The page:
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Kuwait

Japan traditionally constructed highways through highway public corporations, but these corporations incurred huge amounts of debt over the years. In 2005, four highway public corporations were dissolved and the Japan Expressways Holding and Debt Repayment Agency (JEHDRA) and six new highway companies were established. JEHDRA took over the highway assets and debts of four former highway public corporations and leased highways to the highway companies. The government supports JEHDRA, and JEHDRA in turn provides financing to highway companies through grants and debt guarantees. The government constructs and manages those highways that are not profitable by themselves.

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New Zealand

The highway system of Mexico is made up of federal highways, state highways, and rural roads. Federal highways are those that connect with roads from foreign countries; link two or more states of the Federation; and are wholly or mostly built by the Federation with federal funds or through federal grants by individuals, states, or municipalities. Federal highways are built and maintained by the federal government through the Secretariat of Communications and Transportation.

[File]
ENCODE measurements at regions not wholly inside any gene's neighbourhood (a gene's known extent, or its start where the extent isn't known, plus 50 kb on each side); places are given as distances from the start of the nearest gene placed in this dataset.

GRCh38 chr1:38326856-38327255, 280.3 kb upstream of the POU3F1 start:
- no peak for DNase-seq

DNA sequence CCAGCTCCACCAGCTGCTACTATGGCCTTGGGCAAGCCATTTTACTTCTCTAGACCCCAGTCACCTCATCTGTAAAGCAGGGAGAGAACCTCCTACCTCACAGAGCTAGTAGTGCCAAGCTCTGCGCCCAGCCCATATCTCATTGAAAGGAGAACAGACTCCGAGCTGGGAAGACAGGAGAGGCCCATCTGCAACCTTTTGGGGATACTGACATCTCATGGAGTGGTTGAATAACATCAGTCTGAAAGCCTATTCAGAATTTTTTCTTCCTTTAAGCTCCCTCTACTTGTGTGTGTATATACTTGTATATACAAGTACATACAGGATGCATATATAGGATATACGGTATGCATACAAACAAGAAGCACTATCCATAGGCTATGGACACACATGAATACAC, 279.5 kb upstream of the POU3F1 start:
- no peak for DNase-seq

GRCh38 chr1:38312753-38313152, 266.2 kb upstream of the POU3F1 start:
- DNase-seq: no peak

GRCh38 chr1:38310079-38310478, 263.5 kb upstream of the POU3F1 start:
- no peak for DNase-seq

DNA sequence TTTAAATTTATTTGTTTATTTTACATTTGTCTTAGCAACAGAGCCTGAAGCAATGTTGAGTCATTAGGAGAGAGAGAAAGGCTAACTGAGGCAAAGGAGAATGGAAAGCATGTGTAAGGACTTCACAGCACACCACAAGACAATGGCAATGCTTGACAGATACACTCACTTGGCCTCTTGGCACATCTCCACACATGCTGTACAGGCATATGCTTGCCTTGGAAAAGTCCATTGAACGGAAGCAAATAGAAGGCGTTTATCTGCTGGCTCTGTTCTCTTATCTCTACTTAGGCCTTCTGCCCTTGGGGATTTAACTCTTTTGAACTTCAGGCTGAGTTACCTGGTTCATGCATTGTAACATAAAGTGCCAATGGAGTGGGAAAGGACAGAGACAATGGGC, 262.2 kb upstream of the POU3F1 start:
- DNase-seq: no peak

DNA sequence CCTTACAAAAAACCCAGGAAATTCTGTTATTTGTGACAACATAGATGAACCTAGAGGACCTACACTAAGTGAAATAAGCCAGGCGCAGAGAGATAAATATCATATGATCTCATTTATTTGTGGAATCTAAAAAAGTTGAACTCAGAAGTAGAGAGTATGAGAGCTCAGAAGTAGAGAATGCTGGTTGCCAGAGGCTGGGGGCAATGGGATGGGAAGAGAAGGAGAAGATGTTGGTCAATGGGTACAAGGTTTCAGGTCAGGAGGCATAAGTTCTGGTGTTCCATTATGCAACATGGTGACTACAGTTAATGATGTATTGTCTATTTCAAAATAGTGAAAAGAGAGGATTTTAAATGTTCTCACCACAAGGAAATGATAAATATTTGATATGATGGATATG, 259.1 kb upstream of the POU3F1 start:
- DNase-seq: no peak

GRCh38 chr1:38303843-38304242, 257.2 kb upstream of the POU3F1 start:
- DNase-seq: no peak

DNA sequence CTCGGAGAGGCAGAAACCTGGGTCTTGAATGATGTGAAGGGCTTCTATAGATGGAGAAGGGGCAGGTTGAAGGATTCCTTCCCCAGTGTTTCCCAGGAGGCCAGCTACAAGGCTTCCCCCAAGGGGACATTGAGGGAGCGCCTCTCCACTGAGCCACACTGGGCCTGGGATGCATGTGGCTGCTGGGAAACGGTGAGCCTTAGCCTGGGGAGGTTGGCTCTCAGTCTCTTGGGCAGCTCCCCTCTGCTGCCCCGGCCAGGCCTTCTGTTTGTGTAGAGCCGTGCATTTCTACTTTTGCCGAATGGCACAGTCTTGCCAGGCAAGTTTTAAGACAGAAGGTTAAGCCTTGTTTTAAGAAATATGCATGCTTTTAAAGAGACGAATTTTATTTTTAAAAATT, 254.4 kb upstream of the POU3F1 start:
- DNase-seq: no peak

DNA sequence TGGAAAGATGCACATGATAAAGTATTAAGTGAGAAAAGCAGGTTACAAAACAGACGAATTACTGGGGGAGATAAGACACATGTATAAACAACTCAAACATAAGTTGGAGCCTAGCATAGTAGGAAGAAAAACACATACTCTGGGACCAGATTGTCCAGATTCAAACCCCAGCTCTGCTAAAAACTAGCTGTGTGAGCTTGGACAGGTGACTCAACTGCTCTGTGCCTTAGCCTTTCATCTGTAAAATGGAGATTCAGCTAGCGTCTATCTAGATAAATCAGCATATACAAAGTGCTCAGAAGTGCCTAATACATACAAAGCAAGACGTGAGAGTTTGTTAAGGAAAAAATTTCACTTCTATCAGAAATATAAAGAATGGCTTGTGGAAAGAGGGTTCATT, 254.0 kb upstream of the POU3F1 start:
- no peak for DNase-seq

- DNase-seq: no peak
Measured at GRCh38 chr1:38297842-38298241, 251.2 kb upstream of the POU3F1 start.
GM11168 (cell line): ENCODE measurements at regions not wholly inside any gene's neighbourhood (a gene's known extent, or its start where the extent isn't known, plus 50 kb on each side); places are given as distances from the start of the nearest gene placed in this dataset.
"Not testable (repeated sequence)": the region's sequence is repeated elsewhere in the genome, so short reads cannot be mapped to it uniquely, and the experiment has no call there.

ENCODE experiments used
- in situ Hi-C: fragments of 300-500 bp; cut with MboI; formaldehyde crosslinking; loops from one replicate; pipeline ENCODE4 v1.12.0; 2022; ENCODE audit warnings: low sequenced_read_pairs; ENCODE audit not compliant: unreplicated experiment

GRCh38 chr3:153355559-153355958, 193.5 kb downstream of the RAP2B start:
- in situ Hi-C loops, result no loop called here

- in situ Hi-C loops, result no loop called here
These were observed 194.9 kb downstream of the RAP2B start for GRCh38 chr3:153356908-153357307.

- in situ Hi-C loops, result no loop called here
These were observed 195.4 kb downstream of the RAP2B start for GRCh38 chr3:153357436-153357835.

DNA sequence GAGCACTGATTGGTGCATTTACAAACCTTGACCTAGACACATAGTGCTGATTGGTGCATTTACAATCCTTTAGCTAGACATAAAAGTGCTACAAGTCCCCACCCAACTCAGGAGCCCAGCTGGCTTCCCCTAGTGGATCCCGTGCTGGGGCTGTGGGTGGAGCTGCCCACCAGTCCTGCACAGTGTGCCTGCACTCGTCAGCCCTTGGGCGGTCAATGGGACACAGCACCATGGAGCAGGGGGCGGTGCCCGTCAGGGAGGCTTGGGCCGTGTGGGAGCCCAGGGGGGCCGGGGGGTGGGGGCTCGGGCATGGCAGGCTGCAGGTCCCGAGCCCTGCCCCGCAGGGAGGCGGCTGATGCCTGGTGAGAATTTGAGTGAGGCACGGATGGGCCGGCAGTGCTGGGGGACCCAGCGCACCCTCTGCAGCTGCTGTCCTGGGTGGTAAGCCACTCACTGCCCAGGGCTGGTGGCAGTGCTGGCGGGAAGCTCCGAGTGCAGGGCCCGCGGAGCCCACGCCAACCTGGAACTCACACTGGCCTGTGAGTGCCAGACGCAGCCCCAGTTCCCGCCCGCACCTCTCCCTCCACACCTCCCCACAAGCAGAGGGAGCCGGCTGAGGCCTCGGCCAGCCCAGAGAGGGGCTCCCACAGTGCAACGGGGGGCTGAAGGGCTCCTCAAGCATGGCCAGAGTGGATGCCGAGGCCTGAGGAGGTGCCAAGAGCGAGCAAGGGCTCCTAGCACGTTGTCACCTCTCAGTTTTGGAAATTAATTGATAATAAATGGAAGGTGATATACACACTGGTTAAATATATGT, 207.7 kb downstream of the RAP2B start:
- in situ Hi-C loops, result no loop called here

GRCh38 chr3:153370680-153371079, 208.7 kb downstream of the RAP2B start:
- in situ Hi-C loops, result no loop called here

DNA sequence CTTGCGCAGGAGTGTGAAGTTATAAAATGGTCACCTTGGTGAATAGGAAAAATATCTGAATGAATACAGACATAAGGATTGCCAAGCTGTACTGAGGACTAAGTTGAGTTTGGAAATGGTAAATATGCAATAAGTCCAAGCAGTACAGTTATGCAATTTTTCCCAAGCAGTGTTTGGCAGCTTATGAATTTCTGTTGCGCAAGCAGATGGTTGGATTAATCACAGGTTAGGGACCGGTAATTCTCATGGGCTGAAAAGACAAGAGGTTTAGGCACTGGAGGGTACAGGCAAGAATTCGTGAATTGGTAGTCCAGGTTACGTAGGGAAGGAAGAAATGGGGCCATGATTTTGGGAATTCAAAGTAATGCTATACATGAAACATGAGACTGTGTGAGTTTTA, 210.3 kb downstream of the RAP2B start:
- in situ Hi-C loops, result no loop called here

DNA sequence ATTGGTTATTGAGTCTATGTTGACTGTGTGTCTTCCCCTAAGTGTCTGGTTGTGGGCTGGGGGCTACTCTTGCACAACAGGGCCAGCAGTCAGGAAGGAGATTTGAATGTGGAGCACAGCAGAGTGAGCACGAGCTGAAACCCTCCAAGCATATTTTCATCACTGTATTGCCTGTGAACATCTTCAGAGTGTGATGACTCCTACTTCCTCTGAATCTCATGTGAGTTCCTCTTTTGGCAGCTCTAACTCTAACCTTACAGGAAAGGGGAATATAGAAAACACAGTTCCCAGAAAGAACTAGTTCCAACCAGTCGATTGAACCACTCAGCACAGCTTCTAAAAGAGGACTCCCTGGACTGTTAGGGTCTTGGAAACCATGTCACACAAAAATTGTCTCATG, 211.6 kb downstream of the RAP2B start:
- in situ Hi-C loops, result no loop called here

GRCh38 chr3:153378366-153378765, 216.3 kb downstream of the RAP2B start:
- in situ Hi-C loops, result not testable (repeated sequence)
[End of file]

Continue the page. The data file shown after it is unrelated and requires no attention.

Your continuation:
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Norway

The Netherlands funds state highways through a national Infrastructure Fund, which is fed by express lane fees and regular tolls. Provinces, municipalities, and district water boards may also set tolls on motor vehicles passing through certain tollgates on state-managed roads. Additionally, the government applies one-time and recurrent taxes on registered motor vehicles, and levies fuel taxes and a general VAT of 21%. Whether or not these taxes are applied to road construction and maintenance is unclear.

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Russian Federation

The South African National Roads Agency SOC Limited (SANRAL), an independent statutory company whose sole shareholder and owner is the South African government, is in charge of all matters affecting the country’s national road network. Over 80% of South Africa’s national roads are nontoll roads funded largely through government appropriations. The rest are toll roads, over 10% of which are under the direct management of SANRAL, and funded in large part through a mix of toll revenues and capital market borrowings (generated by auctioning government guaranteed and nonguaranteed bonds).